It comes after over 7,000 cases have been reported under the Protection of Workers Act in Scotland

The Scottish Grocers’ Federation is calling for more transparency around prosecutions relating to retail crime.

Some 7,056 cases of abuse and assault against shopworkers have now been reported since the Protection of Workers Act came into force in August 2021.

While those reports span all retail sectors, SGF said the convenience sector was particularly vulnerable given the flashpoints triggered around restricted sales and theft, as well as the lower number of staff and security usually on site.

The act had made it easier for Police Scotland to assess trends in retail crime, look at problem areas for repeat offences, and identify perpetrators, according to the SGF. However, it is not publicly known whether they have been officially arrested and subsequently convicted.

It is now calling on the Scottish government, the Lord Advocate and the Crown Office & Procurator Fiscal Service for the figures on referrals and convictions relating to the act to be made public.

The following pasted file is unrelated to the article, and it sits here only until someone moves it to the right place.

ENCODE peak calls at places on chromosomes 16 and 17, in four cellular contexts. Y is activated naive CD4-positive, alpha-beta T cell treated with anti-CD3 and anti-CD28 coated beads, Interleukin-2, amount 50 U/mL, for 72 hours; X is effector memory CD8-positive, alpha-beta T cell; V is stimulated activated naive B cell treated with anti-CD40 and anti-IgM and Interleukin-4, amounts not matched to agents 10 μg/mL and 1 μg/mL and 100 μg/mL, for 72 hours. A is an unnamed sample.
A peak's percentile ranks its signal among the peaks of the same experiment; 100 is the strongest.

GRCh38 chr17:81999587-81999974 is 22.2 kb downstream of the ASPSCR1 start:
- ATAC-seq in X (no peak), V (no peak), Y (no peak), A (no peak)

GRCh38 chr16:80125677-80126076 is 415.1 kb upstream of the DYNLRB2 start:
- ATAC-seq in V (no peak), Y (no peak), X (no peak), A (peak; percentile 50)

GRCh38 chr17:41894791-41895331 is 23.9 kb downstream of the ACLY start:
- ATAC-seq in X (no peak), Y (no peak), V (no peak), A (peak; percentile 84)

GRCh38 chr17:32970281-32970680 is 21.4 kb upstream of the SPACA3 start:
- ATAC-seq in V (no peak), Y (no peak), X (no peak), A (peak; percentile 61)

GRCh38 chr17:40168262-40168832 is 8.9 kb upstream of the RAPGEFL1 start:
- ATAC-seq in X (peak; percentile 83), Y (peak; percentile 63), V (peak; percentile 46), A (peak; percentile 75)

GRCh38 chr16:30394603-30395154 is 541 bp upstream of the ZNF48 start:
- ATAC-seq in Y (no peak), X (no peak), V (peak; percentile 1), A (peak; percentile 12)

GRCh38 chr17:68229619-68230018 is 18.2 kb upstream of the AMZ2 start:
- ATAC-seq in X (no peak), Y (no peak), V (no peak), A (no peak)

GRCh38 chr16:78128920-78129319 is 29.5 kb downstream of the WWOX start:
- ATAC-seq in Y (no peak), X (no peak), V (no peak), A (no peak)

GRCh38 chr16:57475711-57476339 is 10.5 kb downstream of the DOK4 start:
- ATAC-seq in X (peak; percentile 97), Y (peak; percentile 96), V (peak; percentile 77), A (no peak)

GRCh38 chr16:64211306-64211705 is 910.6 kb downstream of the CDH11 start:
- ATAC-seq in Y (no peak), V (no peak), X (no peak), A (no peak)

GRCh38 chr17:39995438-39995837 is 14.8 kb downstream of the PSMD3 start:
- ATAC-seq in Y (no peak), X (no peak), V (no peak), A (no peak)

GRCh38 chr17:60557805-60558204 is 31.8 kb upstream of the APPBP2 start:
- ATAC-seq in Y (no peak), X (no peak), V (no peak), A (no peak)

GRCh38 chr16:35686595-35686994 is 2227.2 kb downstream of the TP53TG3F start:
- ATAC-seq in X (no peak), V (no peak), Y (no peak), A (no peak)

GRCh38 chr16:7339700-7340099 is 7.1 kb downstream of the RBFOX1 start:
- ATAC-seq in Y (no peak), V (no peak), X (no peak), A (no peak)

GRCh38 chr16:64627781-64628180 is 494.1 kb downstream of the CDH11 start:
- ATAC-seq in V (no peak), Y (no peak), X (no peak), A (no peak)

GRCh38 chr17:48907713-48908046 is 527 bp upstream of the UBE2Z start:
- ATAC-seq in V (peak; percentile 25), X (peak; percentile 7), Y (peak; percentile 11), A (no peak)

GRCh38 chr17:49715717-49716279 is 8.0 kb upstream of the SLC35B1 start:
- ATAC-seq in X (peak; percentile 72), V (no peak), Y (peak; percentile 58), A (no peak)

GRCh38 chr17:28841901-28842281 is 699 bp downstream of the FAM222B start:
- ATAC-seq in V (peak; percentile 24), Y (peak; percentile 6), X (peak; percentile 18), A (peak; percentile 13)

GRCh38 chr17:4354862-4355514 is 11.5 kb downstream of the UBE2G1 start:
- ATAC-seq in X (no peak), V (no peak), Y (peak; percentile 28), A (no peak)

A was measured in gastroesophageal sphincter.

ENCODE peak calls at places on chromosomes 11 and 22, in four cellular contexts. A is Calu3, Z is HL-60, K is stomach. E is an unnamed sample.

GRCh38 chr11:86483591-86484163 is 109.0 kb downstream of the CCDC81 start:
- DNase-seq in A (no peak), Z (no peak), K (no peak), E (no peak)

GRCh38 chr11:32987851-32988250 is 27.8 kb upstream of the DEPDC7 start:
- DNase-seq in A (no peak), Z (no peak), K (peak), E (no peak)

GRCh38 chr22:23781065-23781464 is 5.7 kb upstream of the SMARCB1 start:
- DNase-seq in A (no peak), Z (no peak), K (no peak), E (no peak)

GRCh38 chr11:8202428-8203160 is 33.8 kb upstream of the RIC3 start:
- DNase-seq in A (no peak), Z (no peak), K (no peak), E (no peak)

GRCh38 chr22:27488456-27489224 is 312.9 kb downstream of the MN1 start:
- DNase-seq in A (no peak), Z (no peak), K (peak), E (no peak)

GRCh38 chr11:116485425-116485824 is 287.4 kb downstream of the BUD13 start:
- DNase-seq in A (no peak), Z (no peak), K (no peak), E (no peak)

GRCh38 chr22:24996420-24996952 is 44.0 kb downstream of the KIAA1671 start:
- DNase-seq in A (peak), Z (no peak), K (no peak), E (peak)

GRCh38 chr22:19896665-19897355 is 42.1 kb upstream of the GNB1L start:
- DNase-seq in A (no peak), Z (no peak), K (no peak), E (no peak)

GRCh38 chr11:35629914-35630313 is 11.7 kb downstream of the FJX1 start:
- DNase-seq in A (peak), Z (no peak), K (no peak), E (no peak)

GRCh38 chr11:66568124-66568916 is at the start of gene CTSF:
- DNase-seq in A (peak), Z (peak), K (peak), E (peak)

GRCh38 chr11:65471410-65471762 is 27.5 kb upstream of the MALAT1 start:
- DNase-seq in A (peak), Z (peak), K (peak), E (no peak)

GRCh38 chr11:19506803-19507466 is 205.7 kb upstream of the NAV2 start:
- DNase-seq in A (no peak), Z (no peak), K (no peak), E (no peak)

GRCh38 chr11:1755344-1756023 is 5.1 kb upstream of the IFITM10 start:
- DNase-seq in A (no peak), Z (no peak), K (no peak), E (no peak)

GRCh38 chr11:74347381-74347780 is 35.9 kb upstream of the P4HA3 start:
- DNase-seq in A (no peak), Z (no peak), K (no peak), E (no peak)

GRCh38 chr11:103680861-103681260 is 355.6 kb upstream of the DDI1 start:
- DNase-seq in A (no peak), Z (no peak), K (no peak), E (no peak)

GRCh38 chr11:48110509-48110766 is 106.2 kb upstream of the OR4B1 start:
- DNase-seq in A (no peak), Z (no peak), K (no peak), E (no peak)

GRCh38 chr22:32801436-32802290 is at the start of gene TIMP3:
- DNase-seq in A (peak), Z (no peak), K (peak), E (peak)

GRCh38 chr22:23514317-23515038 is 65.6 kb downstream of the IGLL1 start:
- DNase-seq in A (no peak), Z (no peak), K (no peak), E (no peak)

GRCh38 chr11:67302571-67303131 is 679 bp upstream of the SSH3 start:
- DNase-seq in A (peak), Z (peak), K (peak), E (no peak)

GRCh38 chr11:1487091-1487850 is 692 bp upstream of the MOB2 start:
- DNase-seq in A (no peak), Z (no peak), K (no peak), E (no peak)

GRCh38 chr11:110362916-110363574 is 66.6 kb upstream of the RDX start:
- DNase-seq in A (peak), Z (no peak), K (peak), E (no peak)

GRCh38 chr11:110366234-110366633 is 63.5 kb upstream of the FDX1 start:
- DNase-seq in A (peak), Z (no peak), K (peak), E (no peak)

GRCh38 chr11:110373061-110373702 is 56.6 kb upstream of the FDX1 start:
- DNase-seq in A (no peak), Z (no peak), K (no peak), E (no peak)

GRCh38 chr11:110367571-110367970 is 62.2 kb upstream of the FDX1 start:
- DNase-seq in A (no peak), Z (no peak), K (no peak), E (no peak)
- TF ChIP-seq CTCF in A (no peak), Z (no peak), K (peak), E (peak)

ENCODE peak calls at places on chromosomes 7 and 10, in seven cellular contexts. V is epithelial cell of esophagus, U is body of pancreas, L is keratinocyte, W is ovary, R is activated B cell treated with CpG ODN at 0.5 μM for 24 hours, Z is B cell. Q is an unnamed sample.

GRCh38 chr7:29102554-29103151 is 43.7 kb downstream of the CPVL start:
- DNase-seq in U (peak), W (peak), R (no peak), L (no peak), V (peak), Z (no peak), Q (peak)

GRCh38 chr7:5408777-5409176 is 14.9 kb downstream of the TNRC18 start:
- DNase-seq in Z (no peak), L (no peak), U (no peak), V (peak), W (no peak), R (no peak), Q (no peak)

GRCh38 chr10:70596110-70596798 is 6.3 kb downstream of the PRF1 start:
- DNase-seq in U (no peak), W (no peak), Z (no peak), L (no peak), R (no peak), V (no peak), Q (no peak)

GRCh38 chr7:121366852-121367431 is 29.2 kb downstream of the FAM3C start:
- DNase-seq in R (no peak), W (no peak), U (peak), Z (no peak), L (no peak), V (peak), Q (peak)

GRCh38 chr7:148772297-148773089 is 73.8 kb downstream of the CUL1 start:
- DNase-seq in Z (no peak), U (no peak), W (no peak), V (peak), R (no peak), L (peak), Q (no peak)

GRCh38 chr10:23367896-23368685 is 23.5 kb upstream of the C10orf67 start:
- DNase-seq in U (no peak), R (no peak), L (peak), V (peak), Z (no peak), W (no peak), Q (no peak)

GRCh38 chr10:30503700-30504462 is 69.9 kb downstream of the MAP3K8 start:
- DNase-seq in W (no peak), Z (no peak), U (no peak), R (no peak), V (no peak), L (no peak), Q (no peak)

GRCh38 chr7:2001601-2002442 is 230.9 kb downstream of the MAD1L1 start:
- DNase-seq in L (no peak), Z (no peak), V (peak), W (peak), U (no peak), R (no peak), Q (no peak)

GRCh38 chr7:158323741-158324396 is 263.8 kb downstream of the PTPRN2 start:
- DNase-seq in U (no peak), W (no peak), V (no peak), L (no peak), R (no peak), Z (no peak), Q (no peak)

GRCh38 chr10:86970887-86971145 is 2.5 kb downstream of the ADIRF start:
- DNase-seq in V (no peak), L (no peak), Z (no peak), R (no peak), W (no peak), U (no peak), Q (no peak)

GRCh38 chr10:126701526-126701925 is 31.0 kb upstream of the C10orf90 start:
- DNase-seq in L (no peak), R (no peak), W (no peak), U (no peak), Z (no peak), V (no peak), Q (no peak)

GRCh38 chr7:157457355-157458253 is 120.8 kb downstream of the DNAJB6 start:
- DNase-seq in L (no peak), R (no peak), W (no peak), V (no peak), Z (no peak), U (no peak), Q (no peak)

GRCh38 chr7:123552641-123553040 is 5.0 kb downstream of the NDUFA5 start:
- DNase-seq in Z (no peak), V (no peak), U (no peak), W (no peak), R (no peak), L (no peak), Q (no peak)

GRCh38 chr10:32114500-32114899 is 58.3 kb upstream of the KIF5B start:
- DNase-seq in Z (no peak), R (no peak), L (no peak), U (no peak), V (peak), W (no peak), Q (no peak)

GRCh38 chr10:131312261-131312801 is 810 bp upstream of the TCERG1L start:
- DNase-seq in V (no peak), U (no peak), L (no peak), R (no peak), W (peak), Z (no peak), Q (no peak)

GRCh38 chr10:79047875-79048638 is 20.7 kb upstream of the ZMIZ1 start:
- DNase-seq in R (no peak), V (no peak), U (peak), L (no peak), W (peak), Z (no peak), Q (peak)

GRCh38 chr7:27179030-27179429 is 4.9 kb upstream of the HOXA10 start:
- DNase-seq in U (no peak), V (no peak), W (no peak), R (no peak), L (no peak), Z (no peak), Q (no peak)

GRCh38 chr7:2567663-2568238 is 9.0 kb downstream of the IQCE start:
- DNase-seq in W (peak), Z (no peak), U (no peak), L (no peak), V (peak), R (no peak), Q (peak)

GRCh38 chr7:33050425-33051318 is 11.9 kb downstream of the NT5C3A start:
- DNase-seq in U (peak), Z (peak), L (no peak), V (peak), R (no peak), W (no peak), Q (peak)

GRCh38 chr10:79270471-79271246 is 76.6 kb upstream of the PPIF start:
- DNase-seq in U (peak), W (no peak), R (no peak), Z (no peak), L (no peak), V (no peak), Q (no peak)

“Retail crime and shop theft is a very serious issue for convenience stores and our members,” said SGF CEO Pete Cheema. “People should not have to come to work knowing they will likely have to put up with threats, abuse and potentially violence.

“Reports of increased shoplifting are coming in from number of sources, alongside a rise in antisocial behaviour toward staff and within stores. It is not only staff wellbeing and businesses that are being impacted by these crimes, but families and the wider community.

“While we welcome the figures on the POW Act provided by Police Scotland, we really need to know how many of those cases are being brought to justice. That would encourage more retailers to report the crimes happening in-store, daily, and could be an effective way of making potential perpetrators think twice.”

The call comes as retailers across the UK have been ramping up their efforts to mitigate a surge of theft and acts of violence in stores.

The Co-op has extended a trial of ‘dummy display packaging’ across targeted products by criminals such as coffee and laundry gel. It means shoppers buying these items will have to take the dummy display case to the till, where it is exchanged for the actual product.

Meanwhile, Waitrose is to begin offering police officers free hot drinks and use of staff canteens as part of efforts to discourage theft in stores.